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Official Opinion 2010-2

Official Opinion 2010-2

March 23, 2010
To: 

Deputy Director
Crime Information Center

Re: 

Updating of crimes and offenses for which the Georgia Crime Information Center is authorized to collect and file fingerprints.

You have requested, in your letter of October 16, 2009, my opinion concerning whether any of the following misdemeanor offenses enacted during the 2009 Session of the General Assembly    and three misdemeanor offenses enacted during the 2007 and 2008 legislative sessions, should be designated as offenses for which persons charged with violations are to be fingerprinted. 

Those offenses include: O.C.G.A. § 20‑2‑161.3(i) (issuance or acceptance of a false statement or misrepresentation that enables an eligible institution to wrongfully obtain any payment under the “Move on When Ready Act”); O.C.G.A. § 40‑2‑140 (penalties for noncompliance with requirements of registration and payment of fees by motor carriers pursuant to the federal “Unified Carrier Registration Act of 2005” and noncompliance with orders, rules, or regulations of the Public Service Commission, Department of Public Safety, or Department of Revenue); O.C.G.A. § 46‑7‑39 (penalties for violations of Georgia law regulating motor carriers or orders, rules or regulations of the Public Service Commission, Department of Public Safety, or Department of Revenue); O.C.G.A. § 48‑2‑35.1(c)(3) (penalties for taxpayers’ fraudulently obtained refunds); O.C.G.A. § 16‑9‑4(c)(5) (penalties for persons under 21 years of age who utilize false identification to obtain entry into an age-restricted facility or to purchase an age-restricted product); O.C.G.A. § 16‑11‑127(f) (prohibitions on alcoholic beverage consumption by persons licensed or permitted to carry firearms in a restaurant or eating establishment while carrying a firearm); and O.C.G.A. § 16‑11‑39.2(b) (unlawful conduct during a 9-1-1 telephone call).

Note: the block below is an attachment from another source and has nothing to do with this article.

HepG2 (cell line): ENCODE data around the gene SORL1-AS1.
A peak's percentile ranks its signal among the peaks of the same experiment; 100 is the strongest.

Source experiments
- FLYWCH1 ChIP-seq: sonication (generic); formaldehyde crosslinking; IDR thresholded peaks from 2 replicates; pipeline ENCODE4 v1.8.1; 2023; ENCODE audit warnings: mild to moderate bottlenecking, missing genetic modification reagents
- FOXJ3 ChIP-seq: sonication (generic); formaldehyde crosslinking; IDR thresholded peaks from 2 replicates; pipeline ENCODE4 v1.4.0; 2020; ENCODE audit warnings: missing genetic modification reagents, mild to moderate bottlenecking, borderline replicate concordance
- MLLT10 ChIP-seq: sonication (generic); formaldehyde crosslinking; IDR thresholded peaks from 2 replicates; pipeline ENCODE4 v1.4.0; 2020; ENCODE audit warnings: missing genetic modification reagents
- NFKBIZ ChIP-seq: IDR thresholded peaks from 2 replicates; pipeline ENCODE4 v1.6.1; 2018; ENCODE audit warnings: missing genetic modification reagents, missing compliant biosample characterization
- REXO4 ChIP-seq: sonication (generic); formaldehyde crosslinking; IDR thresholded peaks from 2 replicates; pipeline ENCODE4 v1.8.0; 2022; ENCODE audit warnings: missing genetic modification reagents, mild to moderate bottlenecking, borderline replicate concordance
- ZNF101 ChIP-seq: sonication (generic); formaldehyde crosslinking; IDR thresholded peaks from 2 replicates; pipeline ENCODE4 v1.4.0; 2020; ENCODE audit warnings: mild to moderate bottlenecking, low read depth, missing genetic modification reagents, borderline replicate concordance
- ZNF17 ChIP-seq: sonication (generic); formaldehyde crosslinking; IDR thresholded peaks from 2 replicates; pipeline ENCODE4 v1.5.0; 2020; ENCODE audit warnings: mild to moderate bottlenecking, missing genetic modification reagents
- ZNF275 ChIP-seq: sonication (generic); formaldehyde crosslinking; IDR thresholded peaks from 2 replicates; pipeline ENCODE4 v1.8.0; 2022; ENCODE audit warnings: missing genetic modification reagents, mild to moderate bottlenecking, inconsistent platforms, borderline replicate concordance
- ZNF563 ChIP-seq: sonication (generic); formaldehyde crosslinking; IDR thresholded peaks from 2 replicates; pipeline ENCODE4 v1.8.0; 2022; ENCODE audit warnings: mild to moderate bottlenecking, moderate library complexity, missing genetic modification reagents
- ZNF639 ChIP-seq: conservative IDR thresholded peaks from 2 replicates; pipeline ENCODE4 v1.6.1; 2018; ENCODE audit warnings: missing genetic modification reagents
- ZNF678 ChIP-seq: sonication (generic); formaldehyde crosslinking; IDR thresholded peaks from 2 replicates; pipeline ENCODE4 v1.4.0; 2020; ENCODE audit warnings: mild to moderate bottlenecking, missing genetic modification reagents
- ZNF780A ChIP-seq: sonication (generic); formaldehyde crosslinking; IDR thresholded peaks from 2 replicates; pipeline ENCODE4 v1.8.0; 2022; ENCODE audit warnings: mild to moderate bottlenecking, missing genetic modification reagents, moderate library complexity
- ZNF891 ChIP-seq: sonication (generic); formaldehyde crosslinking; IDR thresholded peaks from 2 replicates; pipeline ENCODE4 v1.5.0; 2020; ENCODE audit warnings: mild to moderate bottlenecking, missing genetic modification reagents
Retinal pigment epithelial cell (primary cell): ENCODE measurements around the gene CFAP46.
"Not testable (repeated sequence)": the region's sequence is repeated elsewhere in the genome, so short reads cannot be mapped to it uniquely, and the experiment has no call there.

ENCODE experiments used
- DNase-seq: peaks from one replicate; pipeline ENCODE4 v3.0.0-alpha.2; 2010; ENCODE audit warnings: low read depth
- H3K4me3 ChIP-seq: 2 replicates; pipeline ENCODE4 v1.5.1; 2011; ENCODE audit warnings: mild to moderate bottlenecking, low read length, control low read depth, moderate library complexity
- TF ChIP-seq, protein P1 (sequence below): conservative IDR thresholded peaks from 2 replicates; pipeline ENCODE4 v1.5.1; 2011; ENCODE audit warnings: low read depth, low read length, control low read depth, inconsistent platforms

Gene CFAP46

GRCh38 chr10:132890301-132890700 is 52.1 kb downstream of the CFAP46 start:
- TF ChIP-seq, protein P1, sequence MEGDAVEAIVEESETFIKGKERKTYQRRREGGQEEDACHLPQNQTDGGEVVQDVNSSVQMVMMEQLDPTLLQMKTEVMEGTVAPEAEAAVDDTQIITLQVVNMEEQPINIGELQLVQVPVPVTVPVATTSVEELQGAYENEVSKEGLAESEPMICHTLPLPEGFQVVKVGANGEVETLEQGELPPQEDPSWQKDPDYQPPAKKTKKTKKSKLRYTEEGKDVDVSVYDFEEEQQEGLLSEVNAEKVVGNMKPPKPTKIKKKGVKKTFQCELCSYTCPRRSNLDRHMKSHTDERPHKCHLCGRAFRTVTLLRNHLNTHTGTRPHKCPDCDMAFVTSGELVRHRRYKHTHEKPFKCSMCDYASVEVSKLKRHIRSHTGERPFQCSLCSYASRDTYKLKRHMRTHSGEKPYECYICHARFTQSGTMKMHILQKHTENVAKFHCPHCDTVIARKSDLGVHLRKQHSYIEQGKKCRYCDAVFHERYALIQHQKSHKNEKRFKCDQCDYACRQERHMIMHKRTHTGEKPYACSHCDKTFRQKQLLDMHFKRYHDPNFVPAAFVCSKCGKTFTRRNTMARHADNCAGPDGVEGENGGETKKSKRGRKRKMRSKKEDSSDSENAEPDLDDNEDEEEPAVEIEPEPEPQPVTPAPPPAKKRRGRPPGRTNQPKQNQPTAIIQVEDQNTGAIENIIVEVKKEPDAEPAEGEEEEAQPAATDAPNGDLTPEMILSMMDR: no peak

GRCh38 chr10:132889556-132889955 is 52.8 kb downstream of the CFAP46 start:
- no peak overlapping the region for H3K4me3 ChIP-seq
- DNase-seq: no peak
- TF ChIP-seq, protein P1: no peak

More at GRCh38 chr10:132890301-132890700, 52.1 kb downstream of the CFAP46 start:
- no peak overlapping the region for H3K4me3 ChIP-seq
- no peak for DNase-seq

In addition to the list of fingerprintable offenses mandated by statute, O.C.G.A. § 35‑3‑33(a)(1)(A)(v)  provides that the Attorney General may designate any other offense as one for which those charged with violations are to be fingerprinted.

The first misdemeanor offense is O.C.G.A. § 20‑2‑161.3(i).  That Code section provides that it shall be a misdemeanor to knowingly make or accept a false statement or misrepresentation in order to enable an eligible institution to wrongfully obtain any payment under the “Move on When Ready Act.”  I hereby designate any misdemeanor offenses arising under O.C.G.A. § 20‑2‑161.3(i) as offenses for which those charged are to be fingerprinted.

The second misdemeanor offense is O.C.G.A. § 40‑2‑140.  That Code section provides that it shall be a misdemeanor for any foreign or domestic motor carrier, leasing company leasing to a motor carrier, broker or freight forwarder, who is engaged in interstate commerce, to (1) fail to comply with or aid and abet in the failure to comply with the registration and fee payment requirements of the federal “Unified Carrier Registration Act of 2005,” and (2) fail to comply with or aid or abet in the failure to comply with any order, rule, or regulation of the Public Service Commission, Department of Public Safety, or Department of Revenue.  An offense arising from a violation of this Code section does not, at this time, appear to be an offense for which fingerprinting is required and I am not, at this time, designating this offense as one for which those charged are to be fingerprinted.